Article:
Saturday, 16 April 2011
In Edith's Diary and in The Talented Mr. Ripley, author Patricia Highsmith refers to the Hermes Baby. In the first book, Edith is in her wayward son's room and regards the machine on his desk, it had a dent on the top and was all covered in dust; she contemplates how expensive it was for them to have bought it for him and now feels its neglect. In TTMR, Tom Ripley types out a forged will by Dickie Greenleaf Jr. But the reference is again to a Hermes Baby, this one is in so need of repair that it's type could be easily traced back to its source, so Tom takes the machine & its case and went out into the streets of Rome & dropped it into the canal. She writes: "He was glad to be rid of the typewriter, though he had not been willing to part with it until now." (pg.204, Norton) This makes me wonder if she wasn't really expressing her own feeling about her schreibmaschine?
Friday, 15 April 2011
Well, what can I say? I feel like a parent who loves one more than another. That said, you just have to look and you will see why. This electric (yes, plug in) orange Adler Meteor stole my heart. I found it online & haven't looked back. Made in Nurnburg, Germany (in Bavaria) it is a solid precision portable with smooth, silent carriage return. Manufactured in 1974 it is in great condition. Bright orange with contrasting black keys and trim. It is called Meteor and I believe the font is a 12 Elite. I have used it a few times already & find it a pleasure to type on; great speed, responsive, quick action to the keys, it is going to be a difficult decision not to want to work with this machine everyday. It does have a bit of a scent to it and I am thinking it might be from either oil that has dripped into the motor, or a total lack of oil in the motor. I will have to see about a possible tune-up some day in the future. I will not be able to tackle those types of electrical issues. I should mention its beautiful matching plastic case in the same bright orange. This machine is a pleasure to look at and and equal pleasure to use.
Tuesday, 12 April 2011
This is circa 1963 from Simpsons Sears. Back then it cost $49.97. I bought this a few months ago from a lovely man here in Toronto. He finds typewriters around town and cleans them up beautifully. I really had only to put a new ribbon into it & begin banging away. He did not know anything about it. There was no country of origin on it anywhere, but it is solid, made of strong steel, so we knew it was not made in Japan. It is a two-tone gray and taupe. The keys are gray. Bland, but somehow nice. The key action is not as smooth as some, but still very workable. I like using it. It took a bit of online research, but I finally found this old catalogue ad: I like knowing it is from the same decade as me.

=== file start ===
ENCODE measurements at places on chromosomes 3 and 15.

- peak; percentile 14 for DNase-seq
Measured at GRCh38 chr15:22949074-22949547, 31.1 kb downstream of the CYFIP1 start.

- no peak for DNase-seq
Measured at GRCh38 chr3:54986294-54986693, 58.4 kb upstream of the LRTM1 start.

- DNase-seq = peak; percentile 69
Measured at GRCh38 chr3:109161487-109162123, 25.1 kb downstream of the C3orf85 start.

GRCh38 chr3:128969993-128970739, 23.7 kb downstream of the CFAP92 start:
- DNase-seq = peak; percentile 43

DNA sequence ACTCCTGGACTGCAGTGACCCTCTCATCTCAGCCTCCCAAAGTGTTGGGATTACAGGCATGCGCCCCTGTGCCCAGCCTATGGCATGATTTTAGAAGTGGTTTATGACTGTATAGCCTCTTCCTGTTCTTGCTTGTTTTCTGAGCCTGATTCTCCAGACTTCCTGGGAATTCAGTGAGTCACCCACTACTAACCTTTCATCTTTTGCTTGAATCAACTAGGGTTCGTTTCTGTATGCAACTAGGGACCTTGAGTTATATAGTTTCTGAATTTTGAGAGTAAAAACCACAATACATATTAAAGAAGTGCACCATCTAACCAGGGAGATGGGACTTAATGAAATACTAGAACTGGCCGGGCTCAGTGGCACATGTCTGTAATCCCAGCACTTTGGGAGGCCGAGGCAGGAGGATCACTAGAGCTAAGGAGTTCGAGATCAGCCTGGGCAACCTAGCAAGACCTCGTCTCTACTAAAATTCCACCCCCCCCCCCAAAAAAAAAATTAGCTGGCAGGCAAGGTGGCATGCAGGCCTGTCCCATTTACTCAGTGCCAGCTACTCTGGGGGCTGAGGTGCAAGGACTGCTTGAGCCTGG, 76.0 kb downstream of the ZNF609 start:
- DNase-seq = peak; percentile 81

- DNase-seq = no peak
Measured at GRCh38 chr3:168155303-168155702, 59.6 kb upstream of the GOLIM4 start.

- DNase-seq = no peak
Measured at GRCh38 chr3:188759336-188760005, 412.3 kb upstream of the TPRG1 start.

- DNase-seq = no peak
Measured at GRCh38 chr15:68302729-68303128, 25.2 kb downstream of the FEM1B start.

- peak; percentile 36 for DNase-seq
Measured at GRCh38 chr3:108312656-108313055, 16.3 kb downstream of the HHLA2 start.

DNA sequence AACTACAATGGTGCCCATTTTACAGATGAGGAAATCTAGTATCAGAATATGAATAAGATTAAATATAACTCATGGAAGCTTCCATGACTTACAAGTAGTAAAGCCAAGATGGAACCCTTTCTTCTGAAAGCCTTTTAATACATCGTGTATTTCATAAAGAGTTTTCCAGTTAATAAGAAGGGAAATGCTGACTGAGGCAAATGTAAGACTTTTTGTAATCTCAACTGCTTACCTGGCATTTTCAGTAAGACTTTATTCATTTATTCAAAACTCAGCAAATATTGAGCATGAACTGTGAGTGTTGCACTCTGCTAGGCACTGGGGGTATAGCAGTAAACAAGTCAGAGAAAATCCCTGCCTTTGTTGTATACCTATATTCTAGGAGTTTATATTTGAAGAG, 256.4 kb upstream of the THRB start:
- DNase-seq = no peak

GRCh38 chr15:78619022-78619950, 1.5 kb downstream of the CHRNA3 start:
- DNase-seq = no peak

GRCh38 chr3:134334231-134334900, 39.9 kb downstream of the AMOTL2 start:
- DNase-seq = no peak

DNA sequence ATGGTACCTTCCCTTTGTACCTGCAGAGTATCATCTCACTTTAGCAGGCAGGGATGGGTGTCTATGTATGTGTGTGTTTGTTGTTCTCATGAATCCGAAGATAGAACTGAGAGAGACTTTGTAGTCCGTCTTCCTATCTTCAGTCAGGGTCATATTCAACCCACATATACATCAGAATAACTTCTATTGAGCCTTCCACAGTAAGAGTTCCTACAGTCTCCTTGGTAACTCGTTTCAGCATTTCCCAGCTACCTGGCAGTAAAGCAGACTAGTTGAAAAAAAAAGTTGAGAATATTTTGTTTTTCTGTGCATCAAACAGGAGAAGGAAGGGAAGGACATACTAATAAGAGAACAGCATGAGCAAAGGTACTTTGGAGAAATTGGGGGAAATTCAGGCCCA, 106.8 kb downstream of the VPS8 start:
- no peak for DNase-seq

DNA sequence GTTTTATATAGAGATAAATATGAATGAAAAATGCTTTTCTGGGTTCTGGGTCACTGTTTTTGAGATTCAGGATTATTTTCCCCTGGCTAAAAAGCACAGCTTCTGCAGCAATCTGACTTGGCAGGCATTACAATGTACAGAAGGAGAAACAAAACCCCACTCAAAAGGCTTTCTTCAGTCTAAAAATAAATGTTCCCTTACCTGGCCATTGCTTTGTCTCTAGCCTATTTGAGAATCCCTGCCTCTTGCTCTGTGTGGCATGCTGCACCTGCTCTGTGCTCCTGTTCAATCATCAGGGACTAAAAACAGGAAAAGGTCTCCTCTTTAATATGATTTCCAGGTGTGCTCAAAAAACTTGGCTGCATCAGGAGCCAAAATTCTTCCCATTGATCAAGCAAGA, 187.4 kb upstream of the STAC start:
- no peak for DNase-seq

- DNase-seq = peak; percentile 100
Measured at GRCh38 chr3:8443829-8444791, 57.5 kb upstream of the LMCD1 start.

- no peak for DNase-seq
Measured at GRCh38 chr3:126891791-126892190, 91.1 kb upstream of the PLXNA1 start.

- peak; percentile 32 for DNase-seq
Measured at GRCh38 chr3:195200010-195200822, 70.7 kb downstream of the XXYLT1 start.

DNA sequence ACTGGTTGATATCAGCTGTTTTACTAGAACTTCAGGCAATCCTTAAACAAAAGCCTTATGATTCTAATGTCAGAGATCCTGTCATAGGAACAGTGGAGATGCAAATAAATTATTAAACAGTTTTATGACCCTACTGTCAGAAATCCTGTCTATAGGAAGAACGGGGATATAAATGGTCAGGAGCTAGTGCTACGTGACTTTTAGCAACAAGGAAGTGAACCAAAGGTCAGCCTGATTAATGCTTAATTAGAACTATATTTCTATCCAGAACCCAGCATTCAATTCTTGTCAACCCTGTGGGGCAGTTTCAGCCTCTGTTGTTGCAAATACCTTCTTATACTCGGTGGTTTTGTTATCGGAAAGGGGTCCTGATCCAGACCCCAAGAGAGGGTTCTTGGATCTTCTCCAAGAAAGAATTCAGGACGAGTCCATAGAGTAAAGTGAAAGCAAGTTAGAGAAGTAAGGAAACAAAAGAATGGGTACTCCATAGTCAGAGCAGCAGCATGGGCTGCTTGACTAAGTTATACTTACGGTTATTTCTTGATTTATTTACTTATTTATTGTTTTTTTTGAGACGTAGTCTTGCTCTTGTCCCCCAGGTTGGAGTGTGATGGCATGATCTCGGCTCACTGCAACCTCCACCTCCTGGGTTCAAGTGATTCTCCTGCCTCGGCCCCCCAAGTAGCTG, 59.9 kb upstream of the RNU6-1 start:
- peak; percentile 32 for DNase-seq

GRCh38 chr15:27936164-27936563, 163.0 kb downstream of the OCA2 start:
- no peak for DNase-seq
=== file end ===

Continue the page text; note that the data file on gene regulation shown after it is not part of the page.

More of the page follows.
Friday, 8 April 2011
This is the 2nd acquisition in my collection.
It is a Corona No. 3, manufactured in 1917 in Groton NY,
previously known as The Rose Typewriter Company of New York City. It was sometimes referred to as the Personal Writing Machine, I suppose because the machine itself is so compact. It folds. The carriage flips over so that is sits only a few inches off the table. As a result, it had a smaller case; mine came with case in fairly good condition and the manual is inside! As well, a small receptacle
containing oil with a slim dipstick (still intact) was found in the case in a cleverly designed metal holder. I will photo and post this. The machine works quite well. The platen needs to be refreshed and of course a new tiny ribbon needs to be found. However during a recent move, I accidentally dropped the case (machine inside) and the carriage mechanism (a string) broke. Nonetheless, why be a collector if you are not going to learn to troubleshoot and repair these beautiful, old and well-designed machines, right? I am trying to read as much as I can about typewriters; other collectors are most generous with any information they come across and I want to join in this with the same spirit.
Thursday, 7 April 2011
My partner found this Underwood Noiseless made by the Elliott Fisher Manufacturing Company in an antique store in Port Credit Ontario. It is made in the USA of course, and probably dates from the mid-1930's. It is very heavy and this one unfortunately was stored poorly so there is a lot of rust. Some of the keys do not work, but I have yet to even address all its issues. I have not really even cleaned it properly yet. I am photographing it in its as-is state so that I can then post the "after" shots when I am done. Here is a great ad for the Noiseless Office, which incidentally was never truly achieved and I read somewhere that without the loud clanking of the keys, office management questioned productivity.